Lessons Learned by Medical & Healthcare Startups


Lessons Learned by Medical & Healthcare Startups

Healthcare startups are booming with no signs of slowing down. StartUp Health’s research found that venture funding, deal sizes, investor trends, and companies in the global digital health innovation space toppling $14.6 billion in 2018 alone. This figure accounts for a 14 times increase in funding since 2010. However, that level of funding doesn’t mean healthcare startups are necessarily successful. According to reporting by Forbes, a staggering 98 percent of health startups fail. The combination of healthy funding and a poor success rate is actually an opportunity for healthcare entrepreneurs. Learn lessons from medical and healthcare startups to identify what they did right, and where they went wrong.

Focus on real-world problems

Merely hearing the name “Theranos” stirs a visceral reaction in healthcare entrepreneurs and the general public alike. But the lesson isn’t just Elizabeth Holmes’ epic fraud and fall from grace. In reality, broad testing of blood samples just wasn't a real problem that needed to addressing. Without the ability to accurately and precisely screen for diseases like cancer through a small blood draw, Theranos simply wasn’t providing that much value to the world.

Theranos started as a way to make testing easier for a handful of issues. But soon the company claimed they could scan for hundreds of diseases, and even service the battlefield with a portable version of their device. Of course, the world knows now the technology was flawed from the start and wouldn’t work the way Theranos promised. Instead of focusing on significant, fantastical needs that no one really asked for in the first place; healthcare startups should focus on real-world problems that people and healthcare pros need, like a more efficient way to diagnose a heart murmur.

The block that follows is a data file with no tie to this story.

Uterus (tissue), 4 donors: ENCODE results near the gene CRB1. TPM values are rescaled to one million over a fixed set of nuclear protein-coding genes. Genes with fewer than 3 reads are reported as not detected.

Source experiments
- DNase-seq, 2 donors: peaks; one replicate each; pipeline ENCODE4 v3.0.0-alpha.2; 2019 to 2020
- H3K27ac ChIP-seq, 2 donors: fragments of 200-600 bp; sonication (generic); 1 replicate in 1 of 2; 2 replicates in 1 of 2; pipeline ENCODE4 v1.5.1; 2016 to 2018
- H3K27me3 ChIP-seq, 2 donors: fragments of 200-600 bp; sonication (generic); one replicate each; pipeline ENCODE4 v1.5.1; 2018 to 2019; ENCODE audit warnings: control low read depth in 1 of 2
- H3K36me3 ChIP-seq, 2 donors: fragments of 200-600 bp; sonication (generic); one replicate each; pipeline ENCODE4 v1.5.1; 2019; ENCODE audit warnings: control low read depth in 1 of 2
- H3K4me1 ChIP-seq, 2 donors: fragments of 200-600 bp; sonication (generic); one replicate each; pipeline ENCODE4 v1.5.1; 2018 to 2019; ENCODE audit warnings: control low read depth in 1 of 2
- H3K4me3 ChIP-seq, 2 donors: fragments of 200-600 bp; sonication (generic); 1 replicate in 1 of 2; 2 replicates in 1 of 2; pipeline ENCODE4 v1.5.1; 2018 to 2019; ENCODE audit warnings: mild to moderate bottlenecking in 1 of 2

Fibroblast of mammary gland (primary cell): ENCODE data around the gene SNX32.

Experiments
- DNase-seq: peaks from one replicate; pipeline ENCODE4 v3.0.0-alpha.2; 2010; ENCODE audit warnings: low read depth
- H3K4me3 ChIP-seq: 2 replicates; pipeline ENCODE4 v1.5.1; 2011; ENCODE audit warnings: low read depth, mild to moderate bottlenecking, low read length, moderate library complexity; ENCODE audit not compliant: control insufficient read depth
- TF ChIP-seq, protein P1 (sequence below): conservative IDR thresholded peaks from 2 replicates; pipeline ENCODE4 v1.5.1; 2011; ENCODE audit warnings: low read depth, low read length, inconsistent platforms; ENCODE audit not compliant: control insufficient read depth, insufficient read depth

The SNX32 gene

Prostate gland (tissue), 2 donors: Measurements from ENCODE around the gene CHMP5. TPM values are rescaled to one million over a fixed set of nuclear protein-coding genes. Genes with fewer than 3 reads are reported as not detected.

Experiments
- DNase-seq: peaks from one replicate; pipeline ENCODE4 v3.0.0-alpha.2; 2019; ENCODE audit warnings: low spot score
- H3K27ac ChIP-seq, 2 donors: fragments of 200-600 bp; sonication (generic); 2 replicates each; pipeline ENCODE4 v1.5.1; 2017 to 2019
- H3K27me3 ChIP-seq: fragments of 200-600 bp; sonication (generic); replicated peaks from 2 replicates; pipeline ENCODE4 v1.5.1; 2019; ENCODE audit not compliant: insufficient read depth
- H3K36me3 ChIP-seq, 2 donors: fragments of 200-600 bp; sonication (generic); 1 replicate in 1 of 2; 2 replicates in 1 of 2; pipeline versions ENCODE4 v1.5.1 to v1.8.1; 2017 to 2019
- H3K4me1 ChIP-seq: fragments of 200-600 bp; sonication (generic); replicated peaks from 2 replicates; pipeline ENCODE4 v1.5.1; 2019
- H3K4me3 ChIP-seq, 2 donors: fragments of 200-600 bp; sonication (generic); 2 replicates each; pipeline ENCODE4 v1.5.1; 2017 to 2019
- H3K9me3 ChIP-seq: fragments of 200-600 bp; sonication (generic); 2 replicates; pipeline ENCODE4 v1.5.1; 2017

Get creative by lowering overhead

Companies that scale too fast are at risk of slipping into bankruptcy without the proper funding in place or too much overhead crippling their revenue. In 2008, synthetic biology company Verdezyne, Inc. shuttered its doors in the middle of building a facility. The company suddenly lost funding from one of its major backers and couldn't keep up with the costs.
Scaling slowly and deliberately can help keep an eye on costs and under control. Healthcare startups are probably already looking to office space and medical equipment rental, but they can also make use of tech equipment rentals. For example, companies can outfit their entire healthcare team with iPads, laptops, data entry software, and more with a supplier like Axelerist.

Consider the unique regulatory challenges

Unlike other startups in industries like retail or software, healthcare startups face regulatory challenges that are difficult to overcome. Even startups with healthy funding can falter after encountering insurmountable regulatory issues. In 2015, Laguna Pharmaceuticals shuttered their doors even after obtaining $30 million VC funding. The company couldn't overcome clinical trial and regulatory issues during Phase 3 when they discovered the drug had unexpected side effects. Unfortunately, this isn't an uncommon story with drug companies and medical devices facing similar challenges.

Turn failure into success

Not all healthcare failures were the end of the story. Lantern used their failure in selling to enough consumers as an opportunity to sell their software. Lantern's tools that once helped people deal with stress and anxiety sold to digital health startup Omada Health. The sale proved to be a good fit for company and consumer, as Omada Health uses Lantern's software to help offer cognitive behavioral therapy to those with depression or anxiety.

It's an exhilarating time to be involved in the medical and healthcare field with startups securing more funding than ever. But it also proves challenging with plenty of lessons to be learned. Instead of reinventing the wheel, embrace those lessons as a way to seed success in your own startup.

Share this with your friends
article image--Lessons learned by medical and healthcare startups.png345.9 KB